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The danger of cybersecurity 'ghettos'

Taylor Armerding | Nov. 4, 2013
Expert warns that without 'harmonisation' of security standards among rich and poor nations, the global economy will decline and cyber risks will increase

But he said he is concerned that disjointed security policies and regulations will impede the evolution and functioning of that market. "Costly barriers to cross border commerce," he said, would lead to, "a balkanized system, that threatens continued advancement of both technology interoperability and innovation."

One possible reason that balkanization has not already occurred is that, as Healey put it, "most of the undeveloped countries aren't really that connected. (But) now that Africa is increasingly connected, this may change."

And experts are somewhat dubious that the political will and cooperation exists to create the kind of harmonization Friedman advocates.

One problem is that developed countries might fear they would lose control of their own cybersecurity standards if they are required to abide by a world standard. Rosenzweig said "of course" countries like the U.S. and U.K. would lose a measure of control. "Depending on whether that results in a diminution of standards or a uniformity of standards, it could be good or bad," he said.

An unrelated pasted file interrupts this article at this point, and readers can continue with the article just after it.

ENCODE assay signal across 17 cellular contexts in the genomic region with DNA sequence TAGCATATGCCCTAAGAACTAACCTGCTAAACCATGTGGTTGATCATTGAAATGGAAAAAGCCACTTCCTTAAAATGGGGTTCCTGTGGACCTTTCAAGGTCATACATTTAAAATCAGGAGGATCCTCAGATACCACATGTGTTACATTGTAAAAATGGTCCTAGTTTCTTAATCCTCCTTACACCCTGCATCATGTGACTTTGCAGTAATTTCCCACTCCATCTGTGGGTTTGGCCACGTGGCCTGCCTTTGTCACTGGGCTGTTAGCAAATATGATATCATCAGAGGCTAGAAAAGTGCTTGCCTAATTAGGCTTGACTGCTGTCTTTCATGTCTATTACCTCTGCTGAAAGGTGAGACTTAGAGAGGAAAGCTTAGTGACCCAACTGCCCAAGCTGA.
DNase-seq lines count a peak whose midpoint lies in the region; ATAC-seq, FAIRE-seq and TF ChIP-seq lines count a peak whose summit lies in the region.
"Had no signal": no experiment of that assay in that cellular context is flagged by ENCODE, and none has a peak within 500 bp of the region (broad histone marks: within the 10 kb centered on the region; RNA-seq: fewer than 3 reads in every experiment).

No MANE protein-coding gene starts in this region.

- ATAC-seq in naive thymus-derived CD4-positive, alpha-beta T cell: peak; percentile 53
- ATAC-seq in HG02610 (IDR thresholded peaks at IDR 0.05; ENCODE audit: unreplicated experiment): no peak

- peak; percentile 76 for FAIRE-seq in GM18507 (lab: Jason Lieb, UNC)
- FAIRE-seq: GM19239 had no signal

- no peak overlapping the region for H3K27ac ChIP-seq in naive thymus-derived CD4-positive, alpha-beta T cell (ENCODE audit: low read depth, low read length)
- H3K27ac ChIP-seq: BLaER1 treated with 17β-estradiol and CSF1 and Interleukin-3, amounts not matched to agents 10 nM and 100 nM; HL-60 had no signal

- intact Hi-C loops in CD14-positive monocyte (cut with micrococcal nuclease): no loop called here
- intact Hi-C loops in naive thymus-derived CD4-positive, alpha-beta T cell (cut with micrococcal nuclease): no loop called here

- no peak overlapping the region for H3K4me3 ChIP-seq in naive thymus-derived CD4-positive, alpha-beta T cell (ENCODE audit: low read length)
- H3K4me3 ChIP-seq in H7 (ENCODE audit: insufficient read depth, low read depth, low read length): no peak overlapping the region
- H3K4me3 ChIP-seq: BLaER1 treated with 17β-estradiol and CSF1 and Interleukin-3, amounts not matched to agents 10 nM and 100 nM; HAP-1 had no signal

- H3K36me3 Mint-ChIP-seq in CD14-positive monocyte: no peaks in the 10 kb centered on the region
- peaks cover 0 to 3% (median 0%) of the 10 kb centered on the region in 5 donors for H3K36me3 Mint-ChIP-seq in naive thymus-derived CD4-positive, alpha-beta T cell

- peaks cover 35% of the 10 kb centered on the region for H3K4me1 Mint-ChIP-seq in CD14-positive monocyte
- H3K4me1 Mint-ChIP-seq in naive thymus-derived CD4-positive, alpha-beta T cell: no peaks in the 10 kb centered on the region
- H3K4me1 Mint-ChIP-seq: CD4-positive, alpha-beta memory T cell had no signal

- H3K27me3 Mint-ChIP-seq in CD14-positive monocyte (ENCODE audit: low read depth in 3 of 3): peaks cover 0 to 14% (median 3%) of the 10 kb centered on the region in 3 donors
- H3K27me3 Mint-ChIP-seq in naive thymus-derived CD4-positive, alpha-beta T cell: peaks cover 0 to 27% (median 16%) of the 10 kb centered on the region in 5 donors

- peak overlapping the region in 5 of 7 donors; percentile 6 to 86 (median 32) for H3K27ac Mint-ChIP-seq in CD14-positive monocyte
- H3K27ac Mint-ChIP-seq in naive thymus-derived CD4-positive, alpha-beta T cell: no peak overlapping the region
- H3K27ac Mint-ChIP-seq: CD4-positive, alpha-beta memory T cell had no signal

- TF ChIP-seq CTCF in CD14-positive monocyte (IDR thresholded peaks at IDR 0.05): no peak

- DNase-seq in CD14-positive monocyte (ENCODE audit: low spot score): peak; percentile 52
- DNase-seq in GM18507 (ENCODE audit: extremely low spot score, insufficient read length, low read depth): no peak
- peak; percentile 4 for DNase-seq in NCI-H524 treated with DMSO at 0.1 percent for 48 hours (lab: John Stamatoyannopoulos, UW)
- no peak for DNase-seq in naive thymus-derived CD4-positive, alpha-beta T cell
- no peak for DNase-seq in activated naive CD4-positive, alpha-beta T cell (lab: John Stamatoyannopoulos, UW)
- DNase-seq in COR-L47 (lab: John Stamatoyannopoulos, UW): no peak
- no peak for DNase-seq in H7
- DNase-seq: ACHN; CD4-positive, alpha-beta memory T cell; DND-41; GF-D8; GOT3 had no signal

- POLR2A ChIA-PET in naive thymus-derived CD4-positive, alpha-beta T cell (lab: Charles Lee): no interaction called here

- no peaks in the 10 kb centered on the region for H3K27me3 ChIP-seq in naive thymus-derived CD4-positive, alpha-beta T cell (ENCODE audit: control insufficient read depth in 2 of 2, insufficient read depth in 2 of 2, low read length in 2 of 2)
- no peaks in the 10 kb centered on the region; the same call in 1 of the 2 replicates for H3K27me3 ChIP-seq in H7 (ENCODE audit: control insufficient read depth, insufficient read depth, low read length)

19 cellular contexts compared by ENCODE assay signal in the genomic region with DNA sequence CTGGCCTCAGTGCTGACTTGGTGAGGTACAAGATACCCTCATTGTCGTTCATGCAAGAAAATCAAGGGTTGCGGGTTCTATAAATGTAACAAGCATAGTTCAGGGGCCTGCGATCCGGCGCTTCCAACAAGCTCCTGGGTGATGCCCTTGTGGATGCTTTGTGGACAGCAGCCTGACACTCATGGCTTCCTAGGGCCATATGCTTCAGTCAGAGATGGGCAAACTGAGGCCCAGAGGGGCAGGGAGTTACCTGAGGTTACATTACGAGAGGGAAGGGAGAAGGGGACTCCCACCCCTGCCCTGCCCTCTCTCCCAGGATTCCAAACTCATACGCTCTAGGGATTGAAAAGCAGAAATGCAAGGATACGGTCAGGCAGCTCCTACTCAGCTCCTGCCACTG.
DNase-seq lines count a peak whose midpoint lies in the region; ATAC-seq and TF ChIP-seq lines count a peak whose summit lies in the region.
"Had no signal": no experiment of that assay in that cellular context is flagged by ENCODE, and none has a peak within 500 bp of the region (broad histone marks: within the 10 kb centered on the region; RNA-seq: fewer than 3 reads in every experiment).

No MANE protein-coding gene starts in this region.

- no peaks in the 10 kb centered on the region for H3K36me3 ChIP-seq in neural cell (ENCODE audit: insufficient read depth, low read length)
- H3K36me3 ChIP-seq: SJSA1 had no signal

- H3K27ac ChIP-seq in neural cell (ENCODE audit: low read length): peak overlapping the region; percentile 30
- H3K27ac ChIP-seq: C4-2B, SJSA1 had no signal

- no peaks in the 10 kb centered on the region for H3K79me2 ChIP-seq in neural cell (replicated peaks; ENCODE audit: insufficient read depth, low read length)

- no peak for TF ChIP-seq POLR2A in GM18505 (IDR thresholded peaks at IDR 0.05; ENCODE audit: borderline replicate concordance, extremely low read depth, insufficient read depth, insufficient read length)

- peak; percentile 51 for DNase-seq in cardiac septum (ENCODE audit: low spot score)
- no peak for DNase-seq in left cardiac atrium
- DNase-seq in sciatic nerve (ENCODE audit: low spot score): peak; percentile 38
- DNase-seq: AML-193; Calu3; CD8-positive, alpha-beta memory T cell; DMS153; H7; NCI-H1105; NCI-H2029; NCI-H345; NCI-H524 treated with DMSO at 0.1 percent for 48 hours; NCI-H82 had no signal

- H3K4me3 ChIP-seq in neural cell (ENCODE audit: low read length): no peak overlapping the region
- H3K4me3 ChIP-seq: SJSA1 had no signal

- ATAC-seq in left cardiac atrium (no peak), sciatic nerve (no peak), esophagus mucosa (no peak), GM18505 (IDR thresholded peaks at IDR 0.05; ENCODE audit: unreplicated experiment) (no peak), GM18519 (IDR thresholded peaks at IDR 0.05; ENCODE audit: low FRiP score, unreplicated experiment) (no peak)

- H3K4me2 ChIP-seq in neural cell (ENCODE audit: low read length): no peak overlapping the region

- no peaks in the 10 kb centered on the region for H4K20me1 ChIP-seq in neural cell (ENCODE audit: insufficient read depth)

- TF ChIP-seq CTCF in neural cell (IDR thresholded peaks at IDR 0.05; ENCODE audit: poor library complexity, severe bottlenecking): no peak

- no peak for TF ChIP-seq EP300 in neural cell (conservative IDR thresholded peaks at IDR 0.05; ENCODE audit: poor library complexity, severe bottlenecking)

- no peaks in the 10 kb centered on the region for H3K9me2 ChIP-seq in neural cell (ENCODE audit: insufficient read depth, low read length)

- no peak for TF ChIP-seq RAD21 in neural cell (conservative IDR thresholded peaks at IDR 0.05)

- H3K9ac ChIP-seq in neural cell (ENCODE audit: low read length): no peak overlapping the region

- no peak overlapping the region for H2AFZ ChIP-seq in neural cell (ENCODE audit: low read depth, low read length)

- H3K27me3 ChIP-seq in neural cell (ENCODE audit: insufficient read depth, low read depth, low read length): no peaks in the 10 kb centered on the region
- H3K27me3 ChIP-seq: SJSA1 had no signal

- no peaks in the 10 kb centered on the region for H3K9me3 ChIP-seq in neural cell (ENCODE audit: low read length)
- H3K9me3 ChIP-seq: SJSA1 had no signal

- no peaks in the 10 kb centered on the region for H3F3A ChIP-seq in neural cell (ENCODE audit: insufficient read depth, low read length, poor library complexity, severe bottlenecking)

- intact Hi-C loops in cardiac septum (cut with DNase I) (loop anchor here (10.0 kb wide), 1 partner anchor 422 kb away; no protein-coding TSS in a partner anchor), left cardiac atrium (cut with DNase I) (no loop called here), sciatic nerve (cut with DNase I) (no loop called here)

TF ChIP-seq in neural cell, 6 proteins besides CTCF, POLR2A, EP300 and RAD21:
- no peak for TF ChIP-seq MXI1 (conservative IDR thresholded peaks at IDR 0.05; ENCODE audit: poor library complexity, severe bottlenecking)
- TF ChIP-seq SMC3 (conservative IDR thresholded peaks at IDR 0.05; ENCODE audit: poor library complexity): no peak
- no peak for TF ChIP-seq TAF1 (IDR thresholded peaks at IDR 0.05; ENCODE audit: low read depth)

Healey said he suspects any international agreement, "would allow more strict application by more-advanced nations."

The more intractable problem, however, is that of competing national interests. "Different nations -- China and the U.S. -- and different companies like Facebook are already driving us towards partial Balkanization," Healey said, "and that was before the scope of NSA collection became clear. Now even like-minded nations are increasingly wary of U.S. intentions in cyberspace."

"I'm not sure anything can avoid it (balkanization)," Rosenzweig said. "It isn't in some nations' interests to avoid, so they probably won't. From a Chinese perspective, for example, cutting off from the West is the optimal result."

That, according to Miller, will damage both economic growth and security. "Having to comply with 40, 50, who knows how many sets of technical standards, requirements and local certification and testing requirements, etc. ... [means that] security technologies won't be able to get to the places that they need to get to and consumers will suffer by having worse security, and it in fact will mean higher prices in the technology they buy," he said.

 

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